Very interesting report on a briefiing. Read all the way down the page. About half-way down many specific tips, tools, and techniques come into the discussion. isolani – Web Accessibility: RNIB Media Briefing on Accessible PDFs
Here’s a sample: “When assessing the accessibility of a PDF, ask yourself these series of questions:
- Is the PDF a scanned image?
- Is it intended to be a form?
- Is the PDF tagged
- Are the items properly tagged?
- Verify the reading order
- Add proper tagging (e.g. to figures and tables)
- Add alternative description to graphics
- Have I missed something? Run an accessible checker and make the recommended and appropriate repairs suggested.”
Stop Global Warming : StopGlobalWarming.org is my personal impact page on the Stop Global Warming site. The organizers are calling this a virtual march on Washington. Just in case you haven’t noticed, the times they are a changin’. I was pretty impressed by moveon.org’s influence a few years ago, but now it seem such technology is the norm. Bloggers are influencing politicial decisions, web sites such as the Stop Global Warming site are changing policy from a grass roots level. I’ve always been drawn to the notion of the Internet as a tool of democracy and equality. As the Internet matures, it becomes an even more pure expression of that freedom. Why not sign up for the virtual march as a friend of mine?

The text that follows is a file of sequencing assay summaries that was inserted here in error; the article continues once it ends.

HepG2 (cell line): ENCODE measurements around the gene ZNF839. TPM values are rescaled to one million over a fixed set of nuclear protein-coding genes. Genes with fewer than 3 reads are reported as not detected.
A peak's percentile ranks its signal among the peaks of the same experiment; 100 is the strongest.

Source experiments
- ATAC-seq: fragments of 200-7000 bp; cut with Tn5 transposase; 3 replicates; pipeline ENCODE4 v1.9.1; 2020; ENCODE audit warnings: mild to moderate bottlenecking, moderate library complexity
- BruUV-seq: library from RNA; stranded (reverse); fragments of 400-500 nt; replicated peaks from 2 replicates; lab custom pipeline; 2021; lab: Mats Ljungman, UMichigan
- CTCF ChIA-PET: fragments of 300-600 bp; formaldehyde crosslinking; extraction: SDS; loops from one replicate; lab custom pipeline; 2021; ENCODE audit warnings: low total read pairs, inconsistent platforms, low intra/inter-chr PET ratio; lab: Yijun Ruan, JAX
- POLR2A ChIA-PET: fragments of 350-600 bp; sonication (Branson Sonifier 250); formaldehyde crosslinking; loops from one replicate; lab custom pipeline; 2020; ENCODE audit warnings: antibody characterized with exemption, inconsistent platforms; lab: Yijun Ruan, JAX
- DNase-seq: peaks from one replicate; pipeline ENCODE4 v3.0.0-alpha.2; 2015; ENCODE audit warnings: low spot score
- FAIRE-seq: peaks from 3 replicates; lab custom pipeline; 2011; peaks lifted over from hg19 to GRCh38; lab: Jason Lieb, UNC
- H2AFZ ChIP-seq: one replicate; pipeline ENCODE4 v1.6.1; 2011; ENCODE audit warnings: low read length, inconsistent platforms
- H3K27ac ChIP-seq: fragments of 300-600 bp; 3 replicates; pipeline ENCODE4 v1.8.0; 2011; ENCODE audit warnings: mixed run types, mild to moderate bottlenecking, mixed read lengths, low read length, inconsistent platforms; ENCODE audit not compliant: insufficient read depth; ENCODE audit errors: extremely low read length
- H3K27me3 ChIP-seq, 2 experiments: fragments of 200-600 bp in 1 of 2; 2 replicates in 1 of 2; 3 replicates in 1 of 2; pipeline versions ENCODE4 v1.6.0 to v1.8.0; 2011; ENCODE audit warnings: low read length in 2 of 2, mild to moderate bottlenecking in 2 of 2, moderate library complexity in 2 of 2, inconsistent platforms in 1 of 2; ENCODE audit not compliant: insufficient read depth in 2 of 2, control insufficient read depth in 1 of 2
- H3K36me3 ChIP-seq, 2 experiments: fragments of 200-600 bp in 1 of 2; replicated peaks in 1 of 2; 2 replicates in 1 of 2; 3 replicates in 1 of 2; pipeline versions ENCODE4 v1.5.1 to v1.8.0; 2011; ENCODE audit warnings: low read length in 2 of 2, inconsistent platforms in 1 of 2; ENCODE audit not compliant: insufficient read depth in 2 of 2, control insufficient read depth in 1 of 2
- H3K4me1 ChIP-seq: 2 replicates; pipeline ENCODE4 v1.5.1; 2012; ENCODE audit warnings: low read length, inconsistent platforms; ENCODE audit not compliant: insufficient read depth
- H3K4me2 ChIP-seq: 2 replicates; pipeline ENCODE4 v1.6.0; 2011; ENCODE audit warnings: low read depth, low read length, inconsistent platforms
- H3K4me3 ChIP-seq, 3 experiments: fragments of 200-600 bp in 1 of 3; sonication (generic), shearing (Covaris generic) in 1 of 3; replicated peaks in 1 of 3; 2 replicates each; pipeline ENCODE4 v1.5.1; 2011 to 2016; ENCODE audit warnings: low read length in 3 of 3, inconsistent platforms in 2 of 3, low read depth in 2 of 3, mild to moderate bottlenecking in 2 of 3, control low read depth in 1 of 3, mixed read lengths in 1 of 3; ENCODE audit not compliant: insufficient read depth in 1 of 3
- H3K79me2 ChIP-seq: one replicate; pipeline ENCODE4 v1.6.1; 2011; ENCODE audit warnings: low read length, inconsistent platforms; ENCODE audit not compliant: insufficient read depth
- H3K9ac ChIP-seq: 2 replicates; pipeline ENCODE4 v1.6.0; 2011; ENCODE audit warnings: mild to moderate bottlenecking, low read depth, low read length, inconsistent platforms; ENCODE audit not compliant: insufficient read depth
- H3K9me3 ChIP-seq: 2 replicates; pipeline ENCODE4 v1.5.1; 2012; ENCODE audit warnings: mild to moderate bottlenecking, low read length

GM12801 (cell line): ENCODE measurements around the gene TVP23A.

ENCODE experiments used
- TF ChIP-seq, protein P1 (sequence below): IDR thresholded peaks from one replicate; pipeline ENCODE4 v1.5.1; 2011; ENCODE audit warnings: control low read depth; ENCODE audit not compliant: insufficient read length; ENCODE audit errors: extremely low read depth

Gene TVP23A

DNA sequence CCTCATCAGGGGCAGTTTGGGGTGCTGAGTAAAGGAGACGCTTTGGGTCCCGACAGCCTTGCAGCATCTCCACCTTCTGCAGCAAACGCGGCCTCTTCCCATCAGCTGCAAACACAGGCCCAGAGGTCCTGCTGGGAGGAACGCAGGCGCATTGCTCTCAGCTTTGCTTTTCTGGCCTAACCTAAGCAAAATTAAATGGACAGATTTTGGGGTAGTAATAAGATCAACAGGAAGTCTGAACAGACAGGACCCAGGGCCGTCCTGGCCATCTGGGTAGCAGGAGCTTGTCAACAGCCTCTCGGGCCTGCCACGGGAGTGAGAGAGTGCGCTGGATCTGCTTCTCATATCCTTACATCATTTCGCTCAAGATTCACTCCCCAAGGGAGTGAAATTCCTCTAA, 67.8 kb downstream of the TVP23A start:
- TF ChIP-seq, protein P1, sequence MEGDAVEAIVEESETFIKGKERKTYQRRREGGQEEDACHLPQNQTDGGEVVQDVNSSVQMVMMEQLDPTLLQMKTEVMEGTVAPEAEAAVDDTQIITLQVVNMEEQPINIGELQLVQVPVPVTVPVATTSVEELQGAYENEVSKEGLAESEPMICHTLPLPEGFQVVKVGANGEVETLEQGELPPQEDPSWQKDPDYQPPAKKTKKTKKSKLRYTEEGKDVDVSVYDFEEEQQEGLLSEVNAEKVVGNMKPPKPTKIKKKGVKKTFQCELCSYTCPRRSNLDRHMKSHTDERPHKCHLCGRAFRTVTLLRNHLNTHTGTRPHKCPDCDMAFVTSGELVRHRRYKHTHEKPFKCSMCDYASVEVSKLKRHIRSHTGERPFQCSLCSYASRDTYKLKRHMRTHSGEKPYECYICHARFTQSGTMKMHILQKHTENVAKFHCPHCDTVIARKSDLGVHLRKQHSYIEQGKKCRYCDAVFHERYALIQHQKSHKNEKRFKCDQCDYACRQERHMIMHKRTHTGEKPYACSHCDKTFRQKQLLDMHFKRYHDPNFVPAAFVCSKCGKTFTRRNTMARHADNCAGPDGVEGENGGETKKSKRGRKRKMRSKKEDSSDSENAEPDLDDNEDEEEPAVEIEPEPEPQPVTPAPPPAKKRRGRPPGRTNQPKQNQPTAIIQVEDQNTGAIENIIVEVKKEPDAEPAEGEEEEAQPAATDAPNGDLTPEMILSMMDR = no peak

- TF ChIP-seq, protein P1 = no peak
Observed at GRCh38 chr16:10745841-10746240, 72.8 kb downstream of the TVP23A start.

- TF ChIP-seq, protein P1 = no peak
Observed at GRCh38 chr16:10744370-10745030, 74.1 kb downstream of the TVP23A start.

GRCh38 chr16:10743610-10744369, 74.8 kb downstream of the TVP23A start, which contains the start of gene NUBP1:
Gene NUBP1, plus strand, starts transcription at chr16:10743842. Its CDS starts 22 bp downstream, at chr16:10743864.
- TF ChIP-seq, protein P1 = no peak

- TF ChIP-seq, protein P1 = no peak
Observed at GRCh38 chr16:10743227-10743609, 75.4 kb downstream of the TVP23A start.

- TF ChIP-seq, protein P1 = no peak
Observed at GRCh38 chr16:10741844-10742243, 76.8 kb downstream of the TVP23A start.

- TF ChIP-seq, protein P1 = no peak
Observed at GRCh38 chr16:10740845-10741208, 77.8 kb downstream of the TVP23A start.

A new series of tutorials at Project Seven was announced today. Written by graphics expert Linda Rathgeber-Stewart, the series focuses on making background images in Fireworks. Here’s the first: PVII Tutorials – Making Background Images in Fireworks: Pixel Tiles
On another front, Community MX released a new Jump Start design today designed by Linda Rathgeber-Stewart and coded by Zoe Gillenwater. This Jump Start design is not free, unless you are a member of Community MX. The design is Traverse City.
Zoe Gillenwater, by the way, is one of those invisible women of the web. She is a CSS expert on a par with any big-name CSS celebrity you might mention, but she is very low profile. She writes amazing and helpful advice as a member of the CSS-Discuss newsgroup. She can analyze and fix any goofed-up, hacked-up, misguided CSS problem you can throw at her. She’s helped as many or more people grasp CSS than anyone in the web design community. Lately she’s been contributing a bit more publicly in articles at Community MX, but she is a perfect example of a woman whose quiet accomplishments go unnoted because she’s not out calling attention to herself, she’s simply getting the job done.
Dreamweaver 8 is more CSS-friendly than previous versions. I’m going to describe a couple of welcome improvements in the CSS Styles panel.
If you select a style or element in the document window, the CSS Styles panel displays information about it in two modes now: All or Current. There are now three views to choose from, controlled by three icons at the lower left. If you select Current mode and click the Show only Set Properties icon you’re treated to a big bag of very specific information. This is the mode and view I want to talk about in more detail.